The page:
His eyes moved back to her, and suddenly Ruth knew that she was being given a chance to change the way things were, had been, would be; knew, without being told, that in this moment everything hung in the balance.
“I made a promise, Mum. I made a promise to someone who I care about very much.”
The world waited on her answer.
Ruth studied her son, and the look on his face, a while longer.
In that look was the old Sam, and he was fighting for his life. She tilted her head towards his, and smiled. “Then they've got nothing to worry about. 'Cause you always keep your promises.”
Sam dropped his shoulders. The link, if there had ever been one, was gone, and the visit- because that was all it was- was over.
They embraced each other in silence, by the front door, Sam tugging his laptop bag over one shoulder. Ruth held him as gently and as tightly as she dared, and tried to imagine that she could hear his heart beating.
Come April, a new silence had fallen; deeper, and more deadly than the last.
This one could not be broken from the inside.
“Tell me what happened.”
From the other side of the room, her visitor swallowed.
“The details are still...still sketchy, Mrs Tyler. But from what we can make out, DI Drake was pulled from her car by an attacker yesterday afternoon, and taken onto a disused barge, possibly already at gunpoint.” The badge on his chest shifted, as he exhaled. “He shot her, in the head, and then ran.”
Ruth thought of the day the three of them had met, six weeks into the ordeal; remembered how the psychologist had taken her son by the hand, as though he was still a presence to be acknowledged. Not some empty form, awaiting reanimation.
Alex Drake had seemed so deeply rooted within the world, that to place her now suspended beyond the reach of both the living and the dead was almost impossible; impossible too, to picture her motionless, her warm and calming voice replaced by the hiss of machinery.
The policeman looked down at his hands, locked together between his knees. “They’re doing all they can.”
Ruth turned away. “Yes. Of course they are.”
“Hello, Ruth. It’s Doctor Matthews.”
It had been almost eleven months now, but the sound of his voice still made Ruth’s stomach drop. It was the one from the other end of the line, that grey day last April. “Hello.”
“Ruth, do you know a family by the name of Williams?” The question was a loaded one, though she was at a loss as to why.
“No. Don’t think so.”
“Their little girl had an accident. About two weeks ago. Slipped on the garden path and fell into the pond.” For one pulse-beat, no-one spoke. “Her heart stopped, for over a minute. But we were able to bring her back.” He drew in a breath that hissed in Ruth’s ear. “The thing is, now...she’s talking about Sam.”
Since her death, life had moved slowly for Mary. She sat in the white room while the doctors brought her things; crayons, and books, and people with questions in their faces.
Mary tolerated them, or sent them away as she pleased. But one of the doctors was different from the others. She didn’t want to stick things into Mary, or get her to colour in pictures. She just wanted to sit, and sometimes she went away without saying anything at all. That was always nice.
“Mary, this is Ruth. She’s going to watch us for a bit. Is that okay?”
Today was not a nice day.
“Don’t worry, she’s not angry. Always takes us a while to get going, first thing.”
Sarah Lambert’s tone, like her walk and her earlier handshake, was bright and matter-of-fact; but here it seemed to be at odds with reality. Ruth could see no anger in this patient’s face; merely a distant and all-pervasive blankness, marred across the forehead by the purple bruising that crept out from under the bandage. Every so often, a shiver would run through her, as though she had only just emerged from the water.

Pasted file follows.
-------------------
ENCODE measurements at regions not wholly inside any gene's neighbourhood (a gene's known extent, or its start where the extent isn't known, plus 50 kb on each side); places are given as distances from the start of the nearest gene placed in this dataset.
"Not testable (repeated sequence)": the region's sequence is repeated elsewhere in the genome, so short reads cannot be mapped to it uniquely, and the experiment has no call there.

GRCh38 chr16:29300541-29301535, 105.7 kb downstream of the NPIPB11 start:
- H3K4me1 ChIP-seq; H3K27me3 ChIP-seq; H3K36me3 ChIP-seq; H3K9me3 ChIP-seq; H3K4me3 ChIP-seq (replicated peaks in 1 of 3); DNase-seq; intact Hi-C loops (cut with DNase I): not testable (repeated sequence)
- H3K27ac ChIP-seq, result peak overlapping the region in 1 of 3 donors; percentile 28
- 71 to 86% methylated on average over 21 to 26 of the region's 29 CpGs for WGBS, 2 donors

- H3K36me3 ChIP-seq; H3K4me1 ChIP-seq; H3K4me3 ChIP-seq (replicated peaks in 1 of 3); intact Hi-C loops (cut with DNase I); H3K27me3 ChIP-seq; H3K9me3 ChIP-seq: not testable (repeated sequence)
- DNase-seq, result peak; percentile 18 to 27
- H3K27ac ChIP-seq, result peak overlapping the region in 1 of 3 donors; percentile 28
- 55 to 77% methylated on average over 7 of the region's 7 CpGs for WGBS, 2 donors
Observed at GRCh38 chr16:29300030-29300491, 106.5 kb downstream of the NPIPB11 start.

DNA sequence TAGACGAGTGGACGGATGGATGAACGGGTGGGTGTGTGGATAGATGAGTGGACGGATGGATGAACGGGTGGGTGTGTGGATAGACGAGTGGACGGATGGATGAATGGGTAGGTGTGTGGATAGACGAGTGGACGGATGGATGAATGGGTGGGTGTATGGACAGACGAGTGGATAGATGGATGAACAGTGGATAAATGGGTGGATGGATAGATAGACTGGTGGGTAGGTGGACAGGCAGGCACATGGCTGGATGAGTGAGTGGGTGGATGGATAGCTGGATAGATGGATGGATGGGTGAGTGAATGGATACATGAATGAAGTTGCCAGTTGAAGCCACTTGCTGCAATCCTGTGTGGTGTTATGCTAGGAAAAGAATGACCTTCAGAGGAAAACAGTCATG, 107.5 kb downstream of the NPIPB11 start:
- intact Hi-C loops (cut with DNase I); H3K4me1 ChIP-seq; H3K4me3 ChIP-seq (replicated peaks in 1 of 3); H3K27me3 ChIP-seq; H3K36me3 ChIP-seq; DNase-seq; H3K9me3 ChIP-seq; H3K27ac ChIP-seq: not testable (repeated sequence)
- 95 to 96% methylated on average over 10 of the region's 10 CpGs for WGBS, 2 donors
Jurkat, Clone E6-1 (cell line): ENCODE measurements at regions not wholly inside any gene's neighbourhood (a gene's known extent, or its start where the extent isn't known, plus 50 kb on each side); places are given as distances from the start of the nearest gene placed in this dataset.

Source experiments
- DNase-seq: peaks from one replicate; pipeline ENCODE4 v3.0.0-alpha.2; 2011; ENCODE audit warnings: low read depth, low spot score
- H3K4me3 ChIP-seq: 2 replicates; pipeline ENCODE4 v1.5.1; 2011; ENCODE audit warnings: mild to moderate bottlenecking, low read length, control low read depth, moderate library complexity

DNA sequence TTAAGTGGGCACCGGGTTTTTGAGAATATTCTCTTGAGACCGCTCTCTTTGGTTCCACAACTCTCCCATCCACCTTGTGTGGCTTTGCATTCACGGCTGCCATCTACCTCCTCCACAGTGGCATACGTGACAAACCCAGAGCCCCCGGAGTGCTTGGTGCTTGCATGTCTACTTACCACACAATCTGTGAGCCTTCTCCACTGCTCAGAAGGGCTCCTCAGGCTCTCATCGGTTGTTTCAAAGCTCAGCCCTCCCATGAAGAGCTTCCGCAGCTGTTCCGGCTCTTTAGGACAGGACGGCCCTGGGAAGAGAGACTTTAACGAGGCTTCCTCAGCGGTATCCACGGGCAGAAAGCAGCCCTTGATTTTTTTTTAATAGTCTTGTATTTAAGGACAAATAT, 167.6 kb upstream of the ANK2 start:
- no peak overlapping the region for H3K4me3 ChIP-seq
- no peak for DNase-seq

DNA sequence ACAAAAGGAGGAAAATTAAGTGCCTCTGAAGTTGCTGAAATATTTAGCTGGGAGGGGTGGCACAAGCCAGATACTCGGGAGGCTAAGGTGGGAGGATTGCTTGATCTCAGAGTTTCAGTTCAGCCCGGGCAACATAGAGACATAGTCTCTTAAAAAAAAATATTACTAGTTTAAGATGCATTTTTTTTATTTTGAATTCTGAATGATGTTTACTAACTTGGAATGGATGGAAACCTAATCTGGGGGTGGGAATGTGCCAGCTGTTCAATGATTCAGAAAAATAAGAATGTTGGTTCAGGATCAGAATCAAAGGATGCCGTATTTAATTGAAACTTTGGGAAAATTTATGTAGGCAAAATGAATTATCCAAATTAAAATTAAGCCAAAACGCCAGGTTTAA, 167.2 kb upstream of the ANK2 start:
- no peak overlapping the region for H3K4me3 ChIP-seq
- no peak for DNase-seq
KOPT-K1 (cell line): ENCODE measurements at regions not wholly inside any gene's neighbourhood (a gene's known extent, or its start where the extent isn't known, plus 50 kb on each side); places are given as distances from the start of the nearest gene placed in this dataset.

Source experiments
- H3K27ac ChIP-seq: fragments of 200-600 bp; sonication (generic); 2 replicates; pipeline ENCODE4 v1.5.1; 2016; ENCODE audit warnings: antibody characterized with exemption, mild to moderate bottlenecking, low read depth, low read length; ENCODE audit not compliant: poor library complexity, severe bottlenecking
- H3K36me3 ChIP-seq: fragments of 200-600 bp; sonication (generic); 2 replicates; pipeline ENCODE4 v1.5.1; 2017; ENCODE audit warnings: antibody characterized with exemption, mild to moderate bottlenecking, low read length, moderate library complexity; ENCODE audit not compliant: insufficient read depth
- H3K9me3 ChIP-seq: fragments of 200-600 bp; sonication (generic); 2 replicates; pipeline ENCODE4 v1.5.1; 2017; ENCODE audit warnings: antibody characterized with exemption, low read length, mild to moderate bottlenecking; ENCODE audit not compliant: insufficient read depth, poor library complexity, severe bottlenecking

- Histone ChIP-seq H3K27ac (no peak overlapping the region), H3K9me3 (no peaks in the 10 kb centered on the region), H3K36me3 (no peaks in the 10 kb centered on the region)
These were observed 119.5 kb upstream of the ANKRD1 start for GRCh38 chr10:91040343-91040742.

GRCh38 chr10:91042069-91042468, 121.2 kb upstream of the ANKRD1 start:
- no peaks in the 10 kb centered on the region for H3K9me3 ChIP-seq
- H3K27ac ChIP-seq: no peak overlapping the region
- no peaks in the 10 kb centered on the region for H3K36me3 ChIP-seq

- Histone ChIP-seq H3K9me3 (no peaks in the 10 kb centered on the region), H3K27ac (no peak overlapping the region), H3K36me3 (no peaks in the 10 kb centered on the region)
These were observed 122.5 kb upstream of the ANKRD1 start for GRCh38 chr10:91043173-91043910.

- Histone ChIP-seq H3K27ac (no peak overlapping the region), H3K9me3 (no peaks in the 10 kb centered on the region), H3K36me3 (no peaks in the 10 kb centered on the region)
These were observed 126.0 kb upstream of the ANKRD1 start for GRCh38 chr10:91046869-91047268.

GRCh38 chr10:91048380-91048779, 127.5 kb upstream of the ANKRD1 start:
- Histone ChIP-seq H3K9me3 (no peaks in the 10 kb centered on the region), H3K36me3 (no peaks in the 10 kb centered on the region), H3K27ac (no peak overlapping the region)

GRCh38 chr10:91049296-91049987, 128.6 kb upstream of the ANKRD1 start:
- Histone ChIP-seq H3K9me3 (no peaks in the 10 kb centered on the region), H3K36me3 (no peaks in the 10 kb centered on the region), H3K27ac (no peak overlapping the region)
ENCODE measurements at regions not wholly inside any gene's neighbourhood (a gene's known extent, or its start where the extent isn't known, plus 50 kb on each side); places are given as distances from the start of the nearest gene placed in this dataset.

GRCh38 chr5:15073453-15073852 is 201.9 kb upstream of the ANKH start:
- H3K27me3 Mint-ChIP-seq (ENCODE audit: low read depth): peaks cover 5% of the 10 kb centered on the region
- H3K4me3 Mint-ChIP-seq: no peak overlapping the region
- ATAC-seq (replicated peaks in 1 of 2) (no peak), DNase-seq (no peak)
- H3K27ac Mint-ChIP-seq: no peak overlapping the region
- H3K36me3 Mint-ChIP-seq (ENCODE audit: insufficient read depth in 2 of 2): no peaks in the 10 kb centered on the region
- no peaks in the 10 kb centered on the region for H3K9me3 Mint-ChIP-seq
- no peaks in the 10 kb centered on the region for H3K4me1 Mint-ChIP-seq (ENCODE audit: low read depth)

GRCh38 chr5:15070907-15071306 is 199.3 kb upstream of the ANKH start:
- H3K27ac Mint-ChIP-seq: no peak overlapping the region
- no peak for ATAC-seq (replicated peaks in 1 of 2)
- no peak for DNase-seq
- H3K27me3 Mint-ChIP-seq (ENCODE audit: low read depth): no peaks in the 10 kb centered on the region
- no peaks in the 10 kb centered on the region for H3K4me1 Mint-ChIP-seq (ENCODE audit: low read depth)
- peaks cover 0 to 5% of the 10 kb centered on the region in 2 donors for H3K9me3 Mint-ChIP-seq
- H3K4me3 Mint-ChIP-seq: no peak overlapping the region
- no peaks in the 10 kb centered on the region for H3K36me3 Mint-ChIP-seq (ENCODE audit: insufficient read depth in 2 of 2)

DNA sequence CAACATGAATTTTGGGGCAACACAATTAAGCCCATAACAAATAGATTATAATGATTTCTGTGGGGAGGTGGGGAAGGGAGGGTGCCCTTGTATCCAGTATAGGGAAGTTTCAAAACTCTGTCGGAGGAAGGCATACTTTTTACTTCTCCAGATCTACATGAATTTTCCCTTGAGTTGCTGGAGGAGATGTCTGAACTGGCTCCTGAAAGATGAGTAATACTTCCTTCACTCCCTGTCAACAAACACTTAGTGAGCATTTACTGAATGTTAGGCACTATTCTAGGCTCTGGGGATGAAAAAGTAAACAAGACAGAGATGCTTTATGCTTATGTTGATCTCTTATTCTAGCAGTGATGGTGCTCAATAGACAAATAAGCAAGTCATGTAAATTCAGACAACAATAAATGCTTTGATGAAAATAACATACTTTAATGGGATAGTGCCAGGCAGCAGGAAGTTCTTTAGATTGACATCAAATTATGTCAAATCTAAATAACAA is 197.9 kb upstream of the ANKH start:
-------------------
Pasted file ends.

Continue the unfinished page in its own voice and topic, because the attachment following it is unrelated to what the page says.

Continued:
“There’s no monitors. I mean...”
Lambert, absorbed in the bed-chart, shook her head. “She kept pulling them out.”
Ruth looked at the motionless hands, one curled around her doll, the other resting on the counterpane. “Why isn’t she-”
“I’m sorry you’re lonely, Sam.”
As if from a great height, Ruth heard the air leave her.
“Are you really lonely here?”
Held up above the bed, the clown doll darted from side to side in mid-air; froze, dangled, and buried itself against the sheets, its face concealed. Abruptly, Mary pulled both hands close.
“Do you feel helpless?”
Between her fingers, the clown’s head inclined.
Another limp nod.
Ruth felt sick. Through the sudden narrowing in her vision, the hum of blood in her ears, she felt Doctor Lambert’s hand on her arm, guiding her to a nearby chair.
The same muted lilac cover; the same too-shiny armrests that sweated against her palms. Somehow, that was comforting.
Moving by smooth and gentle degrees, Lambert crouched down, and laid both hands flat on the bedside table, fingertips level with the child’s elbows.
“Hello, Mary. Who’s Sam?”
As one, girl and clown both looked to her, and smiled.
“He’s my friend.”
In the space between life and death, there was prayer; and in the room allocated for that space, Ruth had seen a great many appeals from a great many people. Most were silent, a few half-whispered. Some were written down.
Ruth had never written letters when words would do just as well, and there was no-one beside her now to hear. Still, after the light was off, she prayed.
Please God, let Alex sleep. Or, if she ever wakes up, don’t let her come back like Sam came back, like Mary came back. We can’t take another one of these living dead.
The petition, drawn up several times and repeated as the night wore on, seemed woefully inadequate even so.
Then, as she tugged and shifted and reached in her impatience for the bedside lamp, Ruth thought suddenly of her grandmother; remembered evenings guided into dreams, borne on the soft, soap-clean comfort of her embrace, and her voice.
This time, she spoke aloud.
“ ‘May the almighty Lord grant us a quiet night and a perfect end’.”